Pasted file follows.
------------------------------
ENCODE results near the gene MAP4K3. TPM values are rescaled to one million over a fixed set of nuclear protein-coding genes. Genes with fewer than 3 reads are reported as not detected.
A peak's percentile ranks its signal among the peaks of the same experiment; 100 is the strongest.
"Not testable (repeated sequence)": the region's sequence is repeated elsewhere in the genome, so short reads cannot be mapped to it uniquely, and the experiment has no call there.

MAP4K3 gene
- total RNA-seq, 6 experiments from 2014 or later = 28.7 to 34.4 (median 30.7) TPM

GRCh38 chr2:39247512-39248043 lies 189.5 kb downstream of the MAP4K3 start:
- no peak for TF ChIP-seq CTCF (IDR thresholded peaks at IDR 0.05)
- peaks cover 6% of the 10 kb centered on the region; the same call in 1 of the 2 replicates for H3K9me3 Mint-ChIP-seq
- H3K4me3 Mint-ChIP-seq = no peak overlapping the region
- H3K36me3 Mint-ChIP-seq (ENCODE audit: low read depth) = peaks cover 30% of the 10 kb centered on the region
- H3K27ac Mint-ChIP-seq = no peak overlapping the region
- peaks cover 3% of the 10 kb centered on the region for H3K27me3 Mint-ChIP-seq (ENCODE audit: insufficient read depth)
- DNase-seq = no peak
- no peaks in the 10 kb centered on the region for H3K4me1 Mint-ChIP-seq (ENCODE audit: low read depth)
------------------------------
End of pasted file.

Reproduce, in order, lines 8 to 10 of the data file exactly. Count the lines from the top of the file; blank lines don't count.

- peaks cover 6% of the 10 kb centered on the region; the same call in 1 of the 2 replicates for H3K9me3 Mint-ChIP-seq
- H3K4me3 Mint-ChIP-seq = no peak overlapping the region
- H3K36me3 Mint-ChIP-seq (ENCODE audit: low read depth) = peaks cover 30% of the 10 kb centered on the region